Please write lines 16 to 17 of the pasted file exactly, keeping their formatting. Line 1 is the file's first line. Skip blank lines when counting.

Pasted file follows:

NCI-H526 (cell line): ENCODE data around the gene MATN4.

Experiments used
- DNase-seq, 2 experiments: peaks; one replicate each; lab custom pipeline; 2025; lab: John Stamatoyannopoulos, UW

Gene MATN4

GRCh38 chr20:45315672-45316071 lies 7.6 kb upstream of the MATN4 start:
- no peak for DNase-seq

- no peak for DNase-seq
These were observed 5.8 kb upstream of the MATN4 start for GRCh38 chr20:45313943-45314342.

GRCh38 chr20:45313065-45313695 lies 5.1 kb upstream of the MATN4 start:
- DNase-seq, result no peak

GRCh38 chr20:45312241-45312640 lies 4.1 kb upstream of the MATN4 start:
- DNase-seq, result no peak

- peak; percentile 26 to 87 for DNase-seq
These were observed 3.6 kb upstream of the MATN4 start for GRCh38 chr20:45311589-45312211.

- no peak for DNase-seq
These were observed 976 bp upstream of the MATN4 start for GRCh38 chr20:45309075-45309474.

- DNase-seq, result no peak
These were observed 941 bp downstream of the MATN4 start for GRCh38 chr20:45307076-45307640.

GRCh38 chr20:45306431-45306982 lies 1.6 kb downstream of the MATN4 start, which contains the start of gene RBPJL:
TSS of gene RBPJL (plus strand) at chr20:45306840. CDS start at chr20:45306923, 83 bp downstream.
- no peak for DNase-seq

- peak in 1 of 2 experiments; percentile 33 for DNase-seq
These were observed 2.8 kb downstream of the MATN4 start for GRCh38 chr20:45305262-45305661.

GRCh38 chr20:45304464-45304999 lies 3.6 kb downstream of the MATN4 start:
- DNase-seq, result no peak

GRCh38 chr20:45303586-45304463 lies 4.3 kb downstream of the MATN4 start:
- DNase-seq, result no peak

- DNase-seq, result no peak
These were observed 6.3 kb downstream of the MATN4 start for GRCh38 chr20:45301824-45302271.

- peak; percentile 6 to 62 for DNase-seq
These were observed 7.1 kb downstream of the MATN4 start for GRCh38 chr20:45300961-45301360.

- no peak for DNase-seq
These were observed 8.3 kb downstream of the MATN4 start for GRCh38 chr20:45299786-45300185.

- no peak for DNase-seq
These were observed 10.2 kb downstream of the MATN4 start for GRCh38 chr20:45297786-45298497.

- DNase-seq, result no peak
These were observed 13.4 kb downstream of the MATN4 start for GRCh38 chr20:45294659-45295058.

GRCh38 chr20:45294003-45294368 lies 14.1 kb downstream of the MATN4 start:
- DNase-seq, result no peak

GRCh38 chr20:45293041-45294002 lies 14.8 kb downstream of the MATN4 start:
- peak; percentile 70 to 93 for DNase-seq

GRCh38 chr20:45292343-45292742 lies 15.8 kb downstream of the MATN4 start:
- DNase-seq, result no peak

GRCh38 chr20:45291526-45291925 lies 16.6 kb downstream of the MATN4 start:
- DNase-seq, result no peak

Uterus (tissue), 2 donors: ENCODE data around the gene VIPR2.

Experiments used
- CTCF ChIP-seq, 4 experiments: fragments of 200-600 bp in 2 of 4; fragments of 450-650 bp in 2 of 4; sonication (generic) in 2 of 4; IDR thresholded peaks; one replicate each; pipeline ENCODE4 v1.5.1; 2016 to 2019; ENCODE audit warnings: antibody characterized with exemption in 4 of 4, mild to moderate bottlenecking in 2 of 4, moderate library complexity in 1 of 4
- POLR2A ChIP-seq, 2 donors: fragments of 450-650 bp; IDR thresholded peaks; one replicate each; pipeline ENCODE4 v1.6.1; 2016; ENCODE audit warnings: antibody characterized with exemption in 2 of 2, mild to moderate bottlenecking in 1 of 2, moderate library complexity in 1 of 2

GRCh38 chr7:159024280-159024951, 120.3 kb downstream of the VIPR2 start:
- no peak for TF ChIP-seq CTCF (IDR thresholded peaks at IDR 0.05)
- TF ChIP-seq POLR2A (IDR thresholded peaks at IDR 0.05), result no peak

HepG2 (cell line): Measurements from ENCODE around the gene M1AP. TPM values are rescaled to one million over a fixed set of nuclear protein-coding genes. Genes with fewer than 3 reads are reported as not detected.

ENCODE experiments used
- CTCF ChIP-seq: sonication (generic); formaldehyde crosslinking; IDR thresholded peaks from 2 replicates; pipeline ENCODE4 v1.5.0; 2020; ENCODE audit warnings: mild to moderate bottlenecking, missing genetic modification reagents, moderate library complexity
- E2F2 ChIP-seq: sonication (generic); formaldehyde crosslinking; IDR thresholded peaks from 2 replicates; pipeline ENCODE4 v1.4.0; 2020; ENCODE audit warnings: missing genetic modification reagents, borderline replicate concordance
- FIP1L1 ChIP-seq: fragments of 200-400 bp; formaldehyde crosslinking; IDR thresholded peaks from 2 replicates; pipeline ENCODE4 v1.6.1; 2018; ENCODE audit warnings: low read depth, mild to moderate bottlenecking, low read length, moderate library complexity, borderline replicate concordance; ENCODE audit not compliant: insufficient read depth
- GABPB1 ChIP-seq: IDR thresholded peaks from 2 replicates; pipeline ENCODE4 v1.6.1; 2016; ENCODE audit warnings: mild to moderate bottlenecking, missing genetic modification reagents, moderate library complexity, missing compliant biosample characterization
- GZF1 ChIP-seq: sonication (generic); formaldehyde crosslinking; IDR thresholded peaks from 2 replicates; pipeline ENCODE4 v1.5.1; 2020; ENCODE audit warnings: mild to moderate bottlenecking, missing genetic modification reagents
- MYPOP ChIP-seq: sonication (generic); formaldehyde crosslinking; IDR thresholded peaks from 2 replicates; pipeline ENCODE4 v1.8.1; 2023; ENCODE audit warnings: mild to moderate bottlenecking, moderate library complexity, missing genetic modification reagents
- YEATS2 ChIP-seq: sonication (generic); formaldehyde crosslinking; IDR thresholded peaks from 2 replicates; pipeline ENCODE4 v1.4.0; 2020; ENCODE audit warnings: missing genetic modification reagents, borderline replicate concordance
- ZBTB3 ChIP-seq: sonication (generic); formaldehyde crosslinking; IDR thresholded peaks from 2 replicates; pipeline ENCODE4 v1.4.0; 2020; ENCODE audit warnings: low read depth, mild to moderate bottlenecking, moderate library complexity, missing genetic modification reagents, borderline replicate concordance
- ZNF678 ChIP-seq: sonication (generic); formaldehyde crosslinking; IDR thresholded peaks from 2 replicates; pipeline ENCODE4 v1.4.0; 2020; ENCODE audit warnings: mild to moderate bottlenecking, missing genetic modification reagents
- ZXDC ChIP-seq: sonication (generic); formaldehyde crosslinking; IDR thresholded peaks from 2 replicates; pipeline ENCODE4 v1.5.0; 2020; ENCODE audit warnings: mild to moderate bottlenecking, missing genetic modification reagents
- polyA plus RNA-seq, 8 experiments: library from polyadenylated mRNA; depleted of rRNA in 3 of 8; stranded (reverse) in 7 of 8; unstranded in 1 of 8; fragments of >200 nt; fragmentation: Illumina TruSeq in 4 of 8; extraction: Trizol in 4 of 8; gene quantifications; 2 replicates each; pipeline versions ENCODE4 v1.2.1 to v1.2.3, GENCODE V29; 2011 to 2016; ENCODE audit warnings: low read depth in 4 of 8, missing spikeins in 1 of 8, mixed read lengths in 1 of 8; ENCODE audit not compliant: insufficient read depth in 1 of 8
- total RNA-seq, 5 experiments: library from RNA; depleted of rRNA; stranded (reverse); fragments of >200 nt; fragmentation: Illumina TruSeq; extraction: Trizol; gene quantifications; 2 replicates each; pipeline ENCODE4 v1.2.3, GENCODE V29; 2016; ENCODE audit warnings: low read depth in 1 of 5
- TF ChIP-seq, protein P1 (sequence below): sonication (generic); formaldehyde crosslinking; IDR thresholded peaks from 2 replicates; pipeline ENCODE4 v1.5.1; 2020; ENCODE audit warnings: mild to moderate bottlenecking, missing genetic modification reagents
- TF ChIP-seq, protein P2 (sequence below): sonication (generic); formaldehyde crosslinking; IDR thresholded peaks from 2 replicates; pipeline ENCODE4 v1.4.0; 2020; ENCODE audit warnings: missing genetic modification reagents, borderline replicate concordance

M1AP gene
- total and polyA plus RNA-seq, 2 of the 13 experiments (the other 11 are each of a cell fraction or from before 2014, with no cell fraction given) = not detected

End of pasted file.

These were observed 976 bp upstream of the MATN4 start for GRCh38 chr20:45309075-45309474.

- DNase-seq, result no peak